Magazine article The New Yorker

Briefly Noted

Magazine article The New Yorker

Briefly Noted

Article excerpt

Acts of Faith, by Philip Caputo (Knopf; $26.95). Nothing is omitted in this ambitious novel depicting the turbulent lives of several aid workers at the height of the Sudanese civil war. Caputo, a Pulitzer Prize-winning reporter and the author of a Vietnam memoir, includes more characters, plot lines, and big ideas than a single mind can track, but he writes so authoritatively that it doesn't matter. In the course of nearly seven hundred pages, he encompasses military offensives, the slave trade, arms-running operations, passionate romances, religious conversions, childhood memories, and rampant corruption, in a portrait of a place where "God and the Devil are one and the same." Caputo lays the groundwork of the novel carefully, introducing his disparate cast of characters; then, as the various plot lines come together, the book picks up speed. Caputo may have set out to write an epic parable about the dangers of uncritical belief, but he ended up with, quite simply, a great story.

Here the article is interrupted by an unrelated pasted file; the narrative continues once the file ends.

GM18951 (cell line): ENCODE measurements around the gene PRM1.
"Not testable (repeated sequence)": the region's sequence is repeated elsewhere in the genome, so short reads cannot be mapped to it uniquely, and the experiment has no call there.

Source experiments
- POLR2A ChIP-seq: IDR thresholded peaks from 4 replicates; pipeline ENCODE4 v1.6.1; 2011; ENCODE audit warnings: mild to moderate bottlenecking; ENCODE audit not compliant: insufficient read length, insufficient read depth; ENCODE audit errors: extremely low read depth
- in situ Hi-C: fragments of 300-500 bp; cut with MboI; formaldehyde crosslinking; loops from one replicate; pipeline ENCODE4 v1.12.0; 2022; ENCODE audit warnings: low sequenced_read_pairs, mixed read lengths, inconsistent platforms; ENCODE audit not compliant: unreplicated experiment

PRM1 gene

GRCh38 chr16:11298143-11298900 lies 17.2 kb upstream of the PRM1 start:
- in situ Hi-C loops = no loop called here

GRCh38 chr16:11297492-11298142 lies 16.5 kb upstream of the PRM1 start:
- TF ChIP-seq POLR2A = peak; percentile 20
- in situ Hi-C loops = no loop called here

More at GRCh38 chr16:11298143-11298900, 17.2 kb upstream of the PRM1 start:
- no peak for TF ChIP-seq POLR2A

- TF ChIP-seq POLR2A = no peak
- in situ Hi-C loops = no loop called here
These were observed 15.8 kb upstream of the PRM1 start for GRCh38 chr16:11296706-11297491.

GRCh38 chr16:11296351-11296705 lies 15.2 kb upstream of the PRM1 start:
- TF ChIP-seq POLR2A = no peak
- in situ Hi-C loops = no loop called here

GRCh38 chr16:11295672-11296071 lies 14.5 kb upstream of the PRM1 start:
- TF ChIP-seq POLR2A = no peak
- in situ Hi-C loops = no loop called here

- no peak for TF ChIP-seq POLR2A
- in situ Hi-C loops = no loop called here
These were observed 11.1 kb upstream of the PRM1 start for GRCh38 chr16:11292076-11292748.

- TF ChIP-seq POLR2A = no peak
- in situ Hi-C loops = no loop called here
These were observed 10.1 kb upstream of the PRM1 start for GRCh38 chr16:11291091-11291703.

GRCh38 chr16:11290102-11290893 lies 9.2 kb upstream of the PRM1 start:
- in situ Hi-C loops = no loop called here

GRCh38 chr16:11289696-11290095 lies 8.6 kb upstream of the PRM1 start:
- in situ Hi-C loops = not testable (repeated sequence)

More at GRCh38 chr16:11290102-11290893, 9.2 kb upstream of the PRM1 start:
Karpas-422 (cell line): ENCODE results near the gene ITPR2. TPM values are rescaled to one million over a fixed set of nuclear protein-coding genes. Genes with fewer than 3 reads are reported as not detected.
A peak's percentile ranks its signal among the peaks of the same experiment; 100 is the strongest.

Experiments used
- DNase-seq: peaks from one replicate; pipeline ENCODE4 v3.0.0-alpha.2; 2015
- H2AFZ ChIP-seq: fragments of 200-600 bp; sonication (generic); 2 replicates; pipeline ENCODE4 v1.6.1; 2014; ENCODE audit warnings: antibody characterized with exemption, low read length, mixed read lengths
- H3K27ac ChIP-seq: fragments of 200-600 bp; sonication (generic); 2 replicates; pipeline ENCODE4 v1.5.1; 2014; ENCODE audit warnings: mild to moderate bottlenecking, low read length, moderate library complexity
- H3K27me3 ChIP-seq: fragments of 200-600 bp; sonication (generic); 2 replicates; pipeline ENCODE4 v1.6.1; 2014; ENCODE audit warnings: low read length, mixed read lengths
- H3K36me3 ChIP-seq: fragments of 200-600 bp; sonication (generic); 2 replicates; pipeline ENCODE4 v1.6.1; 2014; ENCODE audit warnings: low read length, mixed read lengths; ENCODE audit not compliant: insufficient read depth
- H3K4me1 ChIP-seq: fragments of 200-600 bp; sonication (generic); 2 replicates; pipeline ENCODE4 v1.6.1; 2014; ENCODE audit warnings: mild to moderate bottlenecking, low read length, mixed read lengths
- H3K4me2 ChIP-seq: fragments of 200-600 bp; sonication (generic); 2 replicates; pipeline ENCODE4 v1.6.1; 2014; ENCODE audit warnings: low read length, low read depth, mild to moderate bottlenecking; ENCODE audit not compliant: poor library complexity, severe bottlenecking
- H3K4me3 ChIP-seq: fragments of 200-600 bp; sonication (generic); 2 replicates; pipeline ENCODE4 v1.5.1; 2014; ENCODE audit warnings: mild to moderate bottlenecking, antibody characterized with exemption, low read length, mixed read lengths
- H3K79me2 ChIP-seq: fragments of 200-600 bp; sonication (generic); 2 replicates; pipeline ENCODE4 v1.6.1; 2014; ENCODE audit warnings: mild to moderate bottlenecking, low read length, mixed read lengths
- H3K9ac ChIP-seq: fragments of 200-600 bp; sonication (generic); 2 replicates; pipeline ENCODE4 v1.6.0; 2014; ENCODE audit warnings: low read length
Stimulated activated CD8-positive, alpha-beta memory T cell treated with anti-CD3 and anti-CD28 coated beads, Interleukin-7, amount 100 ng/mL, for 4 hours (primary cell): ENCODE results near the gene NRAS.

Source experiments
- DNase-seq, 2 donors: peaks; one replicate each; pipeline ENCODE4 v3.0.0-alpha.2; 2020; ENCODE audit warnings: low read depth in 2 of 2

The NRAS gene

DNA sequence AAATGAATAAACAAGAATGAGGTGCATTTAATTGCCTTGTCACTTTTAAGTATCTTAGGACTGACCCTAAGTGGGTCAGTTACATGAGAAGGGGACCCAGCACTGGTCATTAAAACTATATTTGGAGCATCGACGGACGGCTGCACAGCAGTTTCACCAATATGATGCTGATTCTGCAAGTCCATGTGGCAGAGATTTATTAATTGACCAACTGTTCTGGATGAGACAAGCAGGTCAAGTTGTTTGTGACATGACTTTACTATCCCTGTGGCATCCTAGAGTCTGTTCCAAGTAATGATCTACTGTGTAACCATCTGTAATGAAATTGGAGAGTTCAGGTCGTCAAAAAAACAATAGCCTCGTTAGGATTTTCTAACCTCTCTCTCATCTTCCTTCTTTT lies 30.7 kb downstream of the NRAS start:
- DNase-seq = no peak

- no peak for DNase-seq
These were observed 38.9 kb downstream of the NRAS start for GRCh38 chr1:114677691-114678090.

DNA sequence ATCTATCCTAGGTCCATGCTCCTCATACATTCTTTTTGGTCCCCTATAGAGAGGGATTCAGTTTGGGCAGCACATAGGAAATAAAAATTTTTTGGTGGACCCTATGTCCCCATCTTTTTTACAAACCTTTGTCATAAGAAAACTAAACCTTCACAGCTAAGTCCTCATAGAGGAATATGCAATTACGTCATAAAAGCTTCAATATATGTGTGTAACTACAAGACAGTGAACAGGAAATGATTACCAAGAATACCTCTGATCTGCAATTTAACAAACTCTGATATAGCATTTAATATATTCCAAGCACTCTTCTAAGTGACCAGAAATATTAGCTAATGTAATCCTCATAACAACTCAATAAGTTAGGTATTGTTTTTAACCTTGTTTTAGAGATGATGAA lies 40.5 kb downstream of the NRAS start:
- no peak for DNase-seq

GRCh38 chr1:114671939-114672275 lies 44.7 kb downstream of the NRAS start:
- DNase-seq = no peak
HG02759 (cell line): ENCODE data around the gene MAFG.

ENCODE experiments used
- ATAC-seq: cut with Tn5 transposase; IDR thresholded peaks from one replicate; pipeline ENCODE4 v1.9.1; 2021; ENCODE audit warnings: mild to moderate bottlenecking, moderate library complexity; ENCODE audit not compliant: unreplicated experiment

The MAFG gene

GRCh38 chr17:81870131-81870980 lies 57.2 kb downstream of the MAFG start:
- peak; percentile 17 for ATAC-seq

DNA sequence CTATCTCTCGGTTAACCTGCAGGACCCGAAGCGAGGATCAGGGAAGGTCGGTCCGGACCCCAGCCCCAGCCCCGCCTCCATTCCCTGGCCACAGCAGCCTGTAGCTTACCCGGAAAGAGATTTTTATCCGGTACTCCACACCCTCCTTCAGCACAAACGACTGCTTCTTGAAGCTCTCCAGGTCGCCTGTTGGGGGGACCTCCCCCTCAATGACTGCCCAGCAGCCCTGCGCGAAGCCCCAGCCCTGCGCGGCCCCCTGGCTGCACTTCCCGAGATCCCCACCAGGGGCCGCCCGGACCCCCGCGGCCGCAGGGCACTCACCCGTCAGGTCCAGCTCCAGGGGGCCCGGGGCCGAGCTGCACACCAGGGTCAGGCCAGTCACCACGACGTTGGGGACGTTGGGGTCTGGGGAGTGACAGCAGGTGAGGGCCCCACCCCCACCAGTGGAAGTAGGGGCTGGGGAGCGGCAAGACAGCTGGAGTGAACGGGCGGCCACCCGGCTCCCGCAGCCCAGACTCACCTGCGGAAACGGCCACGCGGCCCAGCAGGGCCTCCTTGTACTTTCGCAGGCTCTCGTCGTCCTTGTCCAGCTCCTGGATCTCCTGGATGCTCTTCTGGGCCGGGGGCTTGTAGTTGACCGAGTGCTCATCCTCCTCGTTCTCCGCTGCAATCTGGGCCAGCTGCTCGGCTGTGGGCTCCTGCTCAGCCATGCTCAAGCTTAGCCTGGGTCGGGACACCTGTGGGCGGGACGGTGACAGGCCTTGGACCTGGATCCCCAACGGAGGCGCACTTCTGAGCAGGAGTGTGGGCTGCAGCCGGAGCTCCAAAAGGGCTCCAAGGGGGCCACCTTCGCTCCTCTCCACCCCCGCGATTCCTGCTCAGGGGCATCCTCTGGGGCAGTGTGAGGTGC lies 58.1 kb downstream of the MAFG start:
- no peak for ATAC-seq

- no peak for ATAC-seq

Evidence of Love, by Melissa McConnell (Harcourt; $14). When Catherine's fiance, a special adviser to the President, disappears, leaving only a brief note, we are left to ponder his motives: is it loyalty to the government that makes him abandon Catherine (a speechwriter for the Vice-President) or is it that the fault lines in their relationship have been showing ever since they moved to Washington? McConnell's recounting of Catherine's attempt to start her life anew is smooth and self-assured, but the characters remain guarded and at some level impenetrable, as if they were being protected by the Secret Service personnel who populate these pages. …

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